Ho are active in the community nearly every day they are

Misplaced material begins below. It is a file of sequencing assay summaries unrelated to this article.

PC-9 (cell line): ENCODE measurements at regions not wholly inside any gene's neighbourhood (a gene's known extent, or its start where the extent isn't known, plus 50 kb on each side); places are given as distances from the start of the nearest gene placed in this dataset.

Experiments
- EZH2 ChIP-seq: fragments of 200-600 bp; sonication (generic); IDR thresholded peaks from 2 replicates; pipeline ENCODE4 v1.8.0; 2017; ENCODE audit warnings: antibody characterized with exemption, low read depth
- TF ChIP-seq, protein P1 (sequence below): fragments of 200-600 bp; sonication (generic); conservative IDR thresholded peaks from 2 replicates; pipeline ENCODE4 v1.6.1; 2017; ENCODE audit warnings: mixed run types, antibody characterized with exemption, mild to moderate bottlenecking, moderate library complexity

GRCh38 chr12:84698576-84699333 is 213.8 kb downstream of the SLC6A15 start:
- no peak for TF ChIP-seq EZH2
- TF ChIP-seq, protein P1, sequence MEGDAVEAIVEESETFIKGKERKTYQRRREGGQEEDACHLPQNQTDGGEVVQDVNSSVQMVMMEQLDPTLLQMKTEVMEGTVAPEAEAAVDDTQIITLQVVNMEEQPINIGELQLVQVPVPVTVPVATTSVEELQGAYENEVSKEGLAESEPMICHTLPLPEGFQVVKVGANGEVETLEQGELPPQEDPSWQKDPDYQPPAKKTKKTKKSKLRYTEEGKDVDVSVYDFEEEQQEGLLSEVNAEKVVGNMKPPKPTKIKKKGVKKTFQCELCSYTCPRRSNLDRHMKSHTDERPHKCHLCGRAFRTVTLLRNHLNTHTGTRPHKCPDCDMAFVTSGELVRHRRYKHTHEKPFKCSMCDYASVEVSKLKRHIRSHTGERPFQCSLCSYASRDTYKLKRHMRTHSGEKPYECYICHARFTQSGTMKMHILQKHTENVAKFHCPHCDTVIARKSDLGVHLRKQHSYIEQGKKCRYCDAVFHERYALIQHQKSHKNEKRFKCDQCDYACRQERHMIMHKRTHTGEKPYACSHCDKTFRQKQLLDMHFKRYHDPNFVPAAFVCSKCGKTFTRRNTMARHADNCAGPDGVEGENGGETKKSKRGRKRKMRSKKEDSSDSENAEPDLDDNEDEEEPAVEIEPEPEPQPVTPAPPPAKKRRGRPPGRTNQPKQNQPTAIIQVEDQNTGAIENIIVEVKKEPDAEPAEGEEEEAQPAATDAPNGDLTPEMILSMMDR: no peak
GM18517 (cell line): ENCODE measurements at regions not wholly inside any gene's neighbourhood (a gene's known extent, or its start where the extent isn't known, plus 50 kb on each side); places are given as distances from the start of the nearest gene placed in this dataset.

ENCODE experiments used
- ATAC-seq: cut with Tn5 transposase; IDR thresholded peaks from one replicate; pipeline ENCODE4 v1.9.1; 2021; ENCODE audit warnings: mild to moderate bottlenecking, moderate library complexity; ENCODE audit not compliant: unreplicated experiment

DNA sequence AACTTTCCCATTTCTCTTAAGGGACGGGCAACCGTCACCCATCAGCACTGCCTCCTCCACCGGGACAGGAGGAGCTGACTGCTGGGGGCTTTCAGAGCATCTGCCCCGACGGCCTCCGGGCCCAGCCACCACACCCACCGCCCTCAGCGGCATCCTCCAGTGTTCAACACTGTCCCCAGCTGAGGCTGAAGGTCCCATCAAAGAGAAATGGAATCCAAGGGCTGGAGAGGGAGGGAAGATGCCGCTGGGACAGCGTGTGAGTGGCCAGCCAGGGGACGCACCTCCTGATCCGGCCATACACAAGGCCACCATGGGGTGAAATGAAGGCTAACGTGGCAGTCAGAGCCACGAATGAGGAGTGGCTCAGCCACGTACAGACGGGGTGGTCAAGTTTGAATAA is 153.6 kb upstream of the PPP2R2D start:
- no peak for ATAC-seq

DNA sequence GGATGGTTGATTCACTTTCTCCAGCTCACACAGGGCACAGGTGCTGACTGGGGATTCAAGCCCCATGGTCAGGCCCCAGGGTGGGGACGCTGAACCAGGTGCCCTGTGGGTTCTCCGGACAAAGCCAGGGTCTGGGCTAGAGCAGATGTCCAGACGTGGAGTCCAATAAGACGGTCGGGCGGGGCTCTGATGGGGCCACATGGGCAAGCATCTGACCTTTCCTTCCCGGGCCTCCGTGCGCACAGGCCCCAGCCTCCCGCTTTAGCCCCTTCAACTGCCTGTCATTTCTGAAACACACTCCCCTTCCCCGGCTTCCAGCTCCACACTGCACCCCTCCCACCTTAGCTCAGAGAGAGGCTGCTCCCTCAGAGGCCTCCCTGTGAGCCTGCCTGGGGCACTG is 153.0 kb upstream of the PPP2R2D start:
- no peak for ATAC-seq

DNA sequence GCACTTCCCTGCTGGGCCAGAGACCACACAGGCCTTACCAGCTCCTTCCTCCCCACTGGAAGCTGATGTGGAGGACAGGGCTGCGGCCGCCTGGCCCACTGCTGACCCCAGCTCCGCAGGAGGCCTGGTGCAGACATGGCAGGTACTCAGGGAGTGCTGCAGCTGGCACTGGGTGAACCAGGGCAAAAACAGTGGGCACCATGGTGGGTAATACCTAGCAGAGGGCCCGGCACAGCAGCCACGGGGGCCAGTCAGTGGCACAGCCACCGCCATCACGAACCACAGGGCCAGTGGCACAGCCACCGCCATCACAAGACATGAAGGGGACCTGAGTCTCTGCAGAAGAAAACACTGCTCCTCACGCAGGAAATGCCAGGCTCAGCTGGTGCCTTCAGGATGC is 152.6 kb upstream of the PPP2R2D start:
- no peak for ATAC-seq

Ho are active in the community nearly every day they are active on Twitter. Once we had selected the communities of interest, we collected a more detailed tweet history for each participating user, as described in ?.rsos.royalsocietypublishing.org R. Soc. open sci. 3:…………………………………………4.2. Analysing the endurance of the communitiesWe analysed how well our communities endured over time. We examined a 28-day LM22A-4 solubility period starting on 22 September 2014 (which we will call the `autumn period’) and a 28-day period starting on 2 February 2015 (which we will call the `spring period’), and compared how many users in each community were active (mentioned or were mentioned by other users) within the community. Would the same users still be tweeting each other in the spring, or would the communities have dissolved over time? Figure 7 shows a log og plot of the results. We see that the communities persisted well from autumn to spring. In three of them, communities 14 (human resources), 17 (friends chatting) and 18 (friends chatting), all the original users were still active in the community. These are three out of the four smallest communities. The other 15 communities lost RRx-001 site between 6.5 (for community 16, nursing) and 39.3 (for community 7, Islam) of their users, with an average loss of 18.6 . We can see differences in the communities produced by the three algorithms here: the six produced by k-clique-communities lost an average of 3.8 of their users, compared to 16.4 for the Louvain method and 26.3 for weighted Louvain. Let us say user loss factor to mean the number of users active in the 28-day autumn period divided by the number active in the later 28-day spring period. When the user loss factor is 1, then the community has retained all its users; the higher the value, the more users the community has lost. We looked to see whether the conductance, sentiment or size of communities is related to their endurance. In figure 8, one can see that conductance is a predictor of what proportion of users will stop participating in the community, with correlation coefficient 0.42. When conductance is lower (so that the community is more densely connected internally and better separated from the rest of the network) then fewer users stopped participating on average. Similarly, the community sentiment is a predictor of community endurance, as shown in figure 9: the more positive the initial sentiment (measured in the autumn period), the fewer users stopped participating on average. For (SS) (as shown in figure 9) the correlation coefficient is -0.60; for (MC) it is -0.48 and for (L) it is -0.58. On the other hand, community size was not correlated to user loss factor; the correlation coefficient was 0.07. We noted in ?.2 that the correlations between the three sentiment measures (MC), (SS) and (L) at the individual tweet level were only moderate. The following shows the correlations between the community sentiments produced by the three measures, in the autumn and spring periods:Table 1. Selected summary statistics for the 18 communities we selected, in size order. The community marked as not connected had eight nodes separated from the rest…………………………………………………………………………………………………………………………………………………………………………………………………………………………………………………………………….Ho are active in the community nearly every day they are active on Twitter. Once we had selected the communities of interest, we collected a more detailed tweet history for each participating user, as described in ?.rsos.royalsocietypublishing.org R. Soc. open sci. 3:…………………………………………4.2. Analysing the endurance of the communitiesWe analysed how well our communities endured over time. We examined a 28-day period starting on 22 September 2014 (which we will call the `autumn period’) and a 28-day period starting on 2 February 2015 (which we will call the `spring period’), and compared how many users in each community were active (mentioned or were mentioned by other users) within the community. Would the same users still be tweeting each other in the spring, or would the communities have dissolved over time? Figure 7 shows a log og plot of the results. We see that the communities persisted well from autumn to spring. In three of them, communities 14 (human resources), 17 (friends chatting) and 18 (friends chatting), all the original users were still active in the community. These are three out of the four smallest communities. The other 15 communities lost between 6.5 (for community 16, nursing) and 39.3 (for community 7, Islam) of their users, with an average loss of 18.6 . We can see differences in the communities produced by the three algorithms here: the six produced by k-clique-communities lost an average of 3.8 of their users, compared to 16.4 for the Louvain method and 26.3 for weighted Louvain. Let us say user loss factor to mean the number of users active in the 28-day autumn period divided by the number active in the later 28-day spring period. When the user loss factor is 1, then the community has retained all its users; the higher the value, the more users the community has lost. We looked to see whether the conductance, sentiment or size of communities is related to their endurance. In figure 8, one can see that conductance is a predictor of what proportion of users will stop participating in the community, with correlation coefficient 0.42. When conductance is lower (so that the community is more densely connected internally and better separated from the rest of the network) then fewer users stopped participating on average. Similarly, the community sentiment is a predictor of community endurance, as shown in figure 9: the more positive the initial sentiment (measured in the autumn period), the fewer users stopped participating on average. For (SS) (as shown in figure 9) the correlation coefficient is -0.60; for (MC) it is -0.48 and for (L) it is -0.58. On the other hand, community size was not correlated to user loss factor; the correlation coefficient was 0.07. We noted in ?.2 that the correlations between the three sentiment measures (MC), (SS) and (L) at the individual tweet level were only moderate. The following shows the correlations between the community sentiments produced by the three measures, in the autumn and spring periods:Table 1. Selected summary statistics for the 18 communities we selected, in size order. The community marked as not connected had eight nodes separated from the rest…………………………………………………………………………………………………………………………………………………………………………………………………………………………………………………………………….